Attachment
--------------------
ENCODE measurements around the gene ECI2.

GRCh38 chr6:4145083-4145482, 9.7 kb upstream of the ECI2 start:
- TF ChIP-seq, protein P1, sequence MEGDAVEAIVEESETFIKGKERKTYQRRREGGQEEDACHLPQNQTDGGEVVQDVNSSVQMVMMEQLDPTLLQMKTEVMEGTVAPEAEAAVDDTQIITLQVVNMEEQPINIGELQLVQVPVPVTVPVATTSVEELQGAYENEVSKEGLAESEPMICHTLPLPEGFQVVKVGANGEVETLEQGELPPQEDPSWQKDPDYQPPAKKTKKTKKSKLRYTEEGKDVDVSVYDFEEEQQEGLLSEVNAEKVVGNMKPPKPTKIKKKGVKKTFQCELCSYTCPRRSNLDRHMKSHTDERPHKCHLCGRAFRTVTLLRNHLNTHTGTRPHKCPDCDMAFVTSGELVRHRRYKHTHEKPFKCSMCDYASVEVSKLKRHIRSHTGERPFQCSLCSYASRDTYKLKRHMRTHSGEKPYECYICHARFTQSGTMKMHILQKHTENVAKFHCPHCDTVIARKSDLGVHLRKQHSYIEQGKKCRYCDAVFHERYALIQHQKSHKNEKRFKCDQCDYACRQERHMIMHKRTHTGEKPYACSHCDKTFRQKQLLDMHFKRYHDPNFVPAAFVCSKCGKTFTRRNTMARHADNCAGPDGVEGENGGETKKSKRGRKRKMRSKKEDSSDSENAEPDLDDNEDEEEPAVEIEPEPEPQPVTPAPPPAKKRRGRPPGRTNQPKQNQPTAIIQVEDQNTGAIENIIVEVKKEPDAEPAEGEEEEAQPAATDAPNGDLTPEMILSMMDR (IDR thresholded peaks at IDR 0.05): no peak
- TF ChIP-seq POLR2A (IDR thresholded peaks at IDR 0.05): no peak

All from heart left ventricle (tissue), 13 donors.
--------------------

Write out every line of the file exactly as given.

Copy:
ENCODE measurements around the gene ECI2.

GRCh38 chr6:4145083-4145482, 9.7 kb upstream of the ECI2 start:
- TF ChIP-seq, protein P1, sequence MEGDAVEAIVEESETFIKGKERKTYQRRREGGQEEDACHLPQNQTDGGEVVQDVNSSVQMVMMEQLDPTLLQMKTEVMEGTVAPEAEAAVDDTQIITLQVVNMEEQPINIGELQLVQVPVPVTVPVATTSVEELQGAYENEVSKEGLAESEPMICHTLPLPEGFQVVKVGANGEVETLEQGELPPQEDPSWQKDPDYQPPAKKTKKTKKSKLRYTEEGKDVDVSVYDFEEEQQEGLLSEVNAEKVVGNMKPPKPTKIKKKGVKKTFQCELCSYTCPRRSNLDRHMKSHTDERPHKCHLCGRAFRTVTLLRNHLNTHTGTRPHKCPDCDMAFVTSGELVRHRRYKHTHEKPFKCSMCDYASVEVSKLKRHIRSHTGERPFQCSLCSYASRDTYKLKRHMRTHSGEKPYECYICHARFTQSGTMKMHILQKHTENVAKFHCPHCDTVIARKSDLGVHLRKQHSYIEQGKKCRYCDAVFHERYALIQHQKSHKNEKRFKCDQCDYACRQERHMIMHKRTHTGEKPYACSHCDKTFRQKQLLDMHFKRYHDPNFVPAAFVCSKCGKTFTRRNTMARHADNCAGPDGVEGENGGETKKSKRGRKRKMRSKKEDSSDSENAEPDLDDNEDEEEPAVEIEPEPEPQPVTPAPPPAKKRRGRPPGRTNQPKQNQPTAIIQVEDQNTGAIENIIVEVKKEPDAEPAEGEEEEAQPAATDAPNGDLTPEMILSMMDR (IDR thresholded peaks at IDR 0.05): no peak
- TF ChIP-seq POLR2A (IDR thresholded peaks at IDR 0.05): no peak

All from heart left ventricle (tissue), 13 donors.